After weeks of anticipation, Microsoft confirmed on Monday that it is planning a multi-year, multi-billion dollar investment in OpenAI, the startup behind ChatGPT and Dall-E 2. The move puts pressure on the search engine giant, Google.
Microsoft initially partnered with the research institute in 2019, when it invested $1 billion. It then secured exclusive rights to OpenAI’s GPT-3 core language model in 2021. The New York Times reported that Microsoft’s new investment, revealed days after the tech giant laid off 10,000 employees , will be $10 billion.
Microsoft said that with this partnership, it will intensify the development and deployment of specialized supercomputer systems to accelerate the R&D of OpenAI which, for now, remains independent.
The vendor also plans to infuse the startup’s new models into its consumer and enterprise products. In the meantime, he launched Azure OpenAI services which allow companies to use the technologies of the startup to enrich their applications. Finally, Microsoft plans to power all OpenAI workloads across API research, products, and services.
Since OpenAI introduced ChatGPT, an NLG-based application capable of writing academic essays, code, answering massive numbers of questions with seemingly knowledgeable answers, in November, the system’s popularity around the world integer has soared, although concerns have been raised about its accuracy and ability to encourage plagiarism.
Microsoft is committed to AI
Despite reports from The New York Times and other outlets citing the $10 billion figure, a Microsoft spokesperson did not confirm the information with Techtarget. [propriétaire du MagIT]. “We are not disclosing financial details and terms of the agreement and we are not sharing other details about this extended partnership,” he said.
Regardless of the context, namely a forced downsizing internally, at Google and Amazon, Microsoft wants to hammer home its message, according to industry observers.
“Microsoft wants everyone to know that it is heavily involved in cutting-edge AI,” said Nemertes CEO and analyst Johna Till Johnson.
Additionally, Microsoft’s investment in OpenAI also allows the tech giant to take its time developing AI capabilities and not have to be under so much pressure to quickly realize value for its products and services, adds Will McKeon- White, an analyst at Forrester.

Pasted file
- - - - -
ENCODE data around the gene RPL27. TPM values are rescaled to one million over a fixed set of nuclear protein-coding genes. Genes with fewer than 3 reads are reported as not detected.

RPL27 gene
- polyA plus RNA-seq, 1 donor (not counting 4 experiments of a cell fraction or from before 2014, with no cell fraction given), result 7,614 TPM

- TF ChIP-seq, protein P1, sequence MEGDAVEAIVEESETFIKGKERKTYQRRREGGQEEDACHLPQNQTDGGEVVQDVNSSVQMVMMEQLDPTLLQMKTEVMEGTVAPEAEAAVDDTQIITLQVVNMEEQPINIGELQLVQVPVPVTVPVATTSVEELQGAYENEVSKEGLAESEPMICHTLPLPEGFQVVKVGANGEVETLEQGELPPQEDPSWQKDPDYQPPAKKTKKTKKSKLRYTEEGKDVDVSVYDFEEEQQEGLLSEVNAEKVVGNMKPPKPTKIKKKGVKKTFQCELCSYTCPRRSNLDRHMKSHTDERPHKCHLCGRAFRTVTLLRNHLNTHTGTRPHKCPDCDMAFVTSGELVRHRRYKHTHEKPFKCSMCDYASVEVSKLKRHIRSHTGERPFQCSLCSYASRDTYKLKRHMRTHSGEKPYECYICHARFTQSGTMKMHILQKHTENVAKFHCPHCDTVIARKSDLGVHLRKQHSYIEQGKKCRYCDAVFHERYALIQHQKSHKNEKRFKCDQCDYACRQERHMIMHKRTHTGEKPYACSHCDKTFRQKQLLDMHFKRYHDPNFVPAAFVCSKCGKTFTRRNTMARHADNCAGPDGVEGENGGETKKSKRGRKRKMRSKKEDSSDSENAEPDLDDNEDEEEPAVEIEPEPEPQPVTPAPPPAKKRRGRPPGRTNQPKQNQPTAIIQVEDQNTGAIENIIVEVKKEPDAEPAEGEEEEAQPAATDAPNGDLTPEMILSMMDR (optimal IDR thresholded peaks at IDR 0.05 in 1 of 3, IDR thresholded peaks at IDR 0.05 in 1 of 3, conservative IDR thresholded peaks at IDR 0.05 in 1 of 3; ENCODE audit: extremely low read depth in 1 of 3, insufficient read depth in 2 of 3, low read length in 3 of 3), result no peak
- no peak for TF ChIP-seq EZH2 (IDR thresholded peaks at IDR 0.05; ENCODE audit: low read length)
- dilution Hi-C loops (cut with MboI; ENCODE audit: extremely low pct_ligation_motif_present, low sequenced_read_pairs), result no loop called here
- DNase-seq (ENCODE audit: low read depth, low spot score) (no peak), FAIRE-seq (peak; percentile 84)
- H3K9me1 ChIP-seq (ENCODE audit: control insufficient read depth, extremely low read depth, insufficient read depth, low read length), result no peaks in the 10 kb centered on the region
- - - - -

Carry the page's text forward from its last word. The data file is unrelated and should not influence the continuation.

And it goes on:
So, instead of trying to figure out which areas of AI need the most development or spot the most profitable technologies, Microsoft will let OpenAI lead the research activities, according to the Forrester analyst.
“Being able to rely on a neutral third-party organization, through which all this passes, is a good thing and it makes sense to continue to fund it”, assures Will McKeon-White.
Waiting for Google
With Microsoft’s significant investment in OpenAI, many are wondering how Google will react to this move and the popularity of ChatGPT itself.
Google is reportedly looking for ways to outperform ChatGPT, which could threaten its search design. For the moment, Google’s work consists more of optimizing the results of its search engine, playing on the positioning and highlighting of publications on the Web, according to given themes.
According to the New York Times, Sundar Pichai, CEO of Alphabet, Google’s parent company, recently enlisted Google founders Larry Page and Sergey Brin to help plan and develop a new chatbot and app. image-generating tool, the Times also reports. This would include, among other things, calling on its subsidiary DeepMind and continuing the development of Sparrow, a conversational agent that was the subject of an academic publication at the end of September 2022.
” They [les dirigeants de Google] are acutely aware that their mastery of content search will simply be destroyed if someone else has the ability to deliver high-performance AI [dans ce domaine] said Mr. Johnson.
Google did not immediately respond to a request for comment.
However, Google’s advantage over Microsoft is that it doesn’t need to call on outside resources to develop new AI features, says Johna Till Johnson.
“Historically, Microsoft buys, then closes, and sometimes incorporates companies into its organization,” she says. “Google doesn’t tend to do that. They rely more on home-grown products.”
Google’s biggest problem right now is that many of its generative AI products haven’t launched yet, McKeon-White said.
“They probably have products. It’s just that they’re not quite ready for primetime, they’re more conservative about their availability, or they’re actively integrating it into other systems,” he says.
A larger AI team
Google may also need to beef up its AI development team.
Compared to many other types of technologies, the development of an AI requires “a lot of work”, continues the Forrester analyst.
“OpenAI has been very successful in expanding its talent pool,” he says, adding that the company is otherwise able to devote a large amount of money to a specific problem. On Twitter, Sam Altman, CEO and co-founder of OpenAI praises “the density of talent” within his company, which has 375 employees.
By contrast, Google needs to spread its funds across all of its projects, which span the gamut of AI technologies, according to McKeon-White.
“It’s really the difference between a small organization that is very well funded and very focused and a large company that has to take care of all the activities of a company”, advances the analyst.